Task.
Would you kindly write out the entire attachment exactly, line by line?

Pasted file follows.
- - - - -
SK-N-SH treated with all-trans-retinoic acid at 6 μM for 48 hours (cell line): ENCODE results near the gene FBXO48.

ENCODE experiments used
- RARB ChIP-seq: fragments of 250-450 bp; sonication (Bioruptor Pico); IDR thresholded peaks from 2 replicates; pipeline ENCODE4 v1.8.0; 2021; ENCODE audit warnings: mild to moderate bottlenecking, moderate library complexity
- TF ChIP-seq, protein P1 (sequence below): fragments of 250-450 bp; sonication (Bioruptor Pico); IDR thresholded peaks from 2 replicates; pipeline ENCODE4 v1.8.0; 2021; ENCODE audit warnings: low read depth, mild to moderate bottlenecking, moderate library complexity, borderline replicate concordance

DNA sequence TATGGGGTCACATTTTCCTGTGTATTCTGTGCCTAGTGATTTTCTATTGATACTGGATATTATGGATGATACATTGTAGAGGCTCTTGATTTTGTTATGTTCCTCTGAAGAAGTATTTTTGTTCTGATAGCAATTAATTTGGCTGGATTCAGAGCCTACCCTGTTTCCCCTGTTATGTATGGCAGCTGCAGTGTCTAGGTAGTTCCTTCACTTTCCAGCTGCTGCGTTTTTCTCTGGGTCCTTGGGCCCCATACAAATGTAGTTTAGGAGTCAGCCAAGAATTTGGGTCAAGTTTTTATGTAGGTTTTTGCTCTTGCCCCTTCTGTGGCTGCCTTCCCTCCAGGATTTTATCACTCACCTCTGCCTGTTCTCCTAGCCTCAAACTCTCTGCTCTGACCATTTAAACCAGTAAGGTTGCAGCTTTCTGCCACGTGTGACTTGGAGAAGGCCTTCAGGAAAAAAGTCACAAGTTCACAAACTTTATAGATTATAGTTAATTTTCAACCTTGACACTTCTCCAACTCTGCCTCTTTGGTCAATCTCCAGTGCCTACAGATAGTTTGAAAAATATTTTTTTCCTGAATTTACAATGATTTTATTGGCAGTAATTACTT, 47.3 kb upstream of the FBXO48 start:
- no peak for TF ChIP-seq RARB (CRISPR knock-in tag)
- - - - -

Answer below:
SK-N-SH treated with all-trans-retinoic acid at 6 μM for 48 hours (cell line): ENCODE results near the gene FBXO48.

ENCODE experiments used
- RARB ChIP-seq: fragments of 250-450 bp; sonication (Bioruptor Pico); IDR thresholded peaks from 2 replicates; pipeline ENCODE4 v1.8.0; 2021; ENCODE audit warnings: mild to moderate bottlenecking, moderate library complexity
- TF ChIP-seq, protein P1 (sequence below): fragments of 250-450 bp; sonication (Bioruptor Pico); IDR thresholded peaks from 2 replicates; pipeline ENCODE4 v1.8.0; 2021; ENCODE audit warnings: low read depth, mild to moderate bottlenecking, moderate library complexity, borderline replicate concordance

DNA sequence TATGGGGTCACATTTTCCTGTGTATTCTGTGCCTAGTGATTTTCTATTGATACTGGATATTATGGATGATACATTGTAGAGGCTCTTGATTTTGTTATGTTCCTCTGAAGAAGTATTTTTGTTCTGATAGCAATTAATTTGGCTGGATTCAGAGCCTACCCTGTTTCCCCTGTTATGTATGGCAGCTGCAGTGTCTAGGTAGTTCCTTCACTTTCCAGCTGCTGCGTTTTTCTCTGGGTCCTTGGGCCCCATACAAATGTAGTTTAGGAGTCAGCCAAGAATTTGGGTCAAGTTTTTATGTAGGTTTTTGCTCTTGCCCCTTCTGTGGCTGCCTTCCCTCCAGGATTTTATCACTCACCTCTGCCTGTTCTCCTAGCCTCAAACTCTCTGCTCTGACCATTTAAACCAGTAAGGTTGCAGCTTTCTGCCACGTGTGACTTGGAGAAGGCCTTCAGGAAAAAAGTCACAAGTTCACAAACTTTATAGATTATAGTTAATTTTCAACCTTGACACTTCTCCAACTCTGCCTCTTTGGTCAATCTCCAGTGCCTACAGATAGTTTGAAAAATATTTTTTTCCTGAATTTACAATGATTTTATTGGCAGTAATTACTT, 47.3 kb upstream of the FBXO48 start:
- no peak for TF ChIP-seq RARB (CRISPR knock-in tag)